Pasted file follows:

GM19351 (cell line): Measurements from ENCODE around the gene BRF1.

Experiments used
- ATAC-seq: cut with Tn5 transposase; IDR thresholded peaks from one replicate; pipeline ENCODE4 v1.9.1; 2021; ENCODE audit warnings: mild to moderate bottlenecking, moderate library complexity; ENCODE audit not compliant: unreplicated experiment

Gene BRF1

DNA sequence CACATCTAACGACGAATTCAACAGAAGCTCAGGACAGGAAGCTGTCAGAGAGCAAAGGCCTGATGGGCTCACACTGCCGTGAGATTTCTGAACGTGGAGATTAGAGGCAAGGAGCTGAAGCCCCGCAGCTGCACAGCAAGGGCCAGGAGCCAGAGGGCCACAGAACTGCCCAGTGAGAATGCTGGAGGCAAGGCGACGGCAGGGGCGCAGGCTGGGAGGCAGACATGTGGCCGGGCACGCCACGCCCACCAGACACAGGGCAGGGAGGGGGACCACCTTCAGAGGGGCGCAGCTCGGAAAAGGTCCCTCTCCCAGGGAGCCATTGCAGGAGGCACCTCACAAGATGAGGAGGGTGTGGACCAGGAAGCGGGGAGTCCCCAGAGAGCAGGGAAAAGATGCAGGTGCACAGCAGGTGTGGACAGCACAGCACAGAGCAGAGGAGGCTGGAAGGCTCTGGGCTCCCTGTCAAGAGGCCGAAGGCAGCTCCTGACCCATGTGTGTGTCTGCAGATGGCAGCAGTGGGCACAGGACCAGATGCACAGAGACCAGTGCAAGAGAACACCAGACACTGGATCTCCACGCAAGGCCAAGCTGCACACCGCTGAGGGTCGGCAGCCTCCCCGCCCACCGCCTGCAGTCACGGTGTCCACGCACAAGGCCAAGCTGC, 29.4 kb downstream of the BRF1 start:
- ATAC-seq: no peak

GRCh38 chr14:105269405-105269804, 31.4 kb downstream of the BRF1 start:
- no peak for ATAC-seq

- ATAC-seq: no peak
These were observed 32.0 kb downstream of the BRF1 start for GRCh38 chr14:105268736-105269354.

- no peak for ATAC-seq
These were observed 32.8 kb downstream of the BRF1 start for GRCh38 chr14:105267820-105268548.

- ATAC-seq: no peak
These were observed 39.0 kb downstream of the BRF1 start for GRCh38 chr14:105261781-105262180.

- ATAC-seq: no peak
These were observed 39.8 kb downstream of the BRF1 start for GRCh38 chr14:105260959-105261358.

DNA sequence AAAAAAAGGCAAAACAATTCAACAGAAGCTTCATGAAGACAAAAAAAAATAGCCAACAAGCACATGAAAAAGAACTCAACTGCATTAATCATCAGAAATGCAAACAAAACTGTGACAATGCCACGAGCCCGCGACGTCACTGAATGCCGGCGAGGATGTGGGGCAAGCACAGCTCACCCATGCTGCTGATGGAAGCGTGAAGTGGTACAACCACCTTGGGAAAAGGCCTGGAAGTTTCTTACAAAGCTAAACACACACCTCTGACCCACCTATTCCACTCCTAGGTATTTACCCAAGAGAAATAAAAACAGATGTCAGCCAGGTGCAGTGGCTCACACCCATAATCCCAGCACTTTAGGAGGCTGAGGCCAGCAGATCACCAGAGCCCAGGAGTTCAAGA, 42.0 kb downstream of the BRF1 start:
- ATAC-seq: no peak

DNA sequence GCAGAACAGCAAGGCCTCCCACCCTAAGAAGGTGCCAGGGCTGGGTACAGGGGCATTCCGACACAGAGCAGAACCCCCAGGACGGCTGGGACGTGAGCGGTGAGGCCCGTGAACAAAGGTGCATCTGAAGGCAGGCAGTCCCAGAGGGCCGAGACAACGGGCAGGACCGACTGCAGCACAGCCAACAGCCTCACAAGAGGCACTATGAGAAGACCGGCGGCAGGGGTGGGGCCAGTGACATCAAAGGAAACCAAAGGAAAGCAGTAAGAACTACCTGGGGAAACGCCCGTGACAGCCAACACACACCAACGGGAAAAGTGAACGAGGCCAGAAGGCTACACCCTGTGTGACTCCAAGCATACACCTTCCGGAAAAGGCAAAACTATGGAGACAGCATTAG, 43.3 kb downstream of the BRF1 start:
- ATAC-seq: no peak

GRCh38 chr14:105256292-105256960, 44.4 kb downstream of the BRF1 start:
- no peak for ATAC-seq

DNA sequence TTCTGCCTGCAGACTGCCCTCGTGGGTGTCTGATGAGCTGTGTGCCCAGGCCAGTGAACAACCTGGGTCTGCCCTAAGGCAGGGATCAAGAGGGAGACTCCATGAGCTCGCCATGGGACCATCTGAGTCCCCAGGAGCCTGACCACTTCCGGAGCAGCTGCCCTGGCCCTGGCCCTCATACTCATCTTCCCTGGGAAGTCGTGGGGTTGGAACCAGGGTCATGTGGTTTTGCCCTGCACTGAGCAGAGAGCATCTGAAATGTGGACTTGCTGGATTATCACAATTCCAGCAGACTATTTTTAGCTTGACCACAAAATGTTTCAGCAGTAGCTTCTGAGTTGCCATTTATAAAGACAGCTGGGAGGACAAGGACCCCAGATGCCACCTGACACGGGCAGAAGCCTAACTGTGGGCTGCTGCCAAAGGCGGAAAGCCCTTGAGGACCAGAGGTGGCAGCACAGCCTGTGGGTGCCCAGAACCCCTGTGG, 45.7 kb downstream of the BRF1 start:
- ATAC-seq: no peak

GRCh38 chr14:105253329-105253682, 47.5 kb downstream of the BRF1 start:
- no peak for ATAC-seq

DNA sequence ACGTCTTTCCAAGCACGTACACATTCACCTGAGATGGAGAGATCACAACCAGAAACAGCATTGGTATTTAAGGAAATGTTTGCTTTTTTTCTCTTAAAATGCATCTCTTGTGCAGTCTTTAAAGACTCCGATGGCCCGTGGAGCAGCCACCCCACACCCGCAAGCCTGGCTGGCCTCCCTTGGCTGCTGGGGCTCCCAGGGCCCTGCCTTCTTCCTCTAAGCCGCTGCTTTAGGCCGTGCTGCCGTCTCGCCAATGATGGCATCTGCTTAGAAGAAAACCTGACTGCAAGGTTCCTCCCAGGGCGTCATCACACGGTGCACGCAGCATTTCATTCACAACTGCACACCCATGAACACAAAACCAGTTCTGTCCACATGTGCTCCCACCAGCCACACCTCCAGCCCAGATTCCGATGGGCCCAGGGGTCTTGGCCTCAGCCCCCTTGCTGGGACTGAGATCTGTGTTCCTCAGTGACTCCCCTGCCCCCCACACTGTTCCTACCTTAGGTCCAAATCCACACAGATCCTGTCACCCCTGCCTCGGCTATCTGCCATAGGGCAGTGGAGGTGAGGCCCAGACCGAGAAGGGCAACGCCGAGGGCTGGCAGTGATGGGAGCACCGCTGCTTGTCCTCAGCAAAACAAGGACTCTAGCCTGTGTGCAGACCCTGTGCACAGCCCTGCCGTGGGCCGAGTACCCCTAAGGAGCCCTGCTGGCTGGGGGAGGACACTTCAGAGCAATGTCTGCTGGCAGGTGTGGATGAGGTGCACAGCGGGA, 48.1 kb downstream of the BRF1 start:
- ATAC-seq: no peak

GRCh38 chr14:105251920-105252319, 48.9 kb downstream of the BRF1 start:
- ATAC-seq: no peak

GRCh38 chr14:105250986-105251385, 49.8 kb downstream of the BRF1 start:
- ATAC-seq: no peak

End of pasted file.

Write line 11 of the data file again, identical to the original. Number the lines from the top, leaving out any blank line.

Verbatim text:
- no peak for ATAC-seq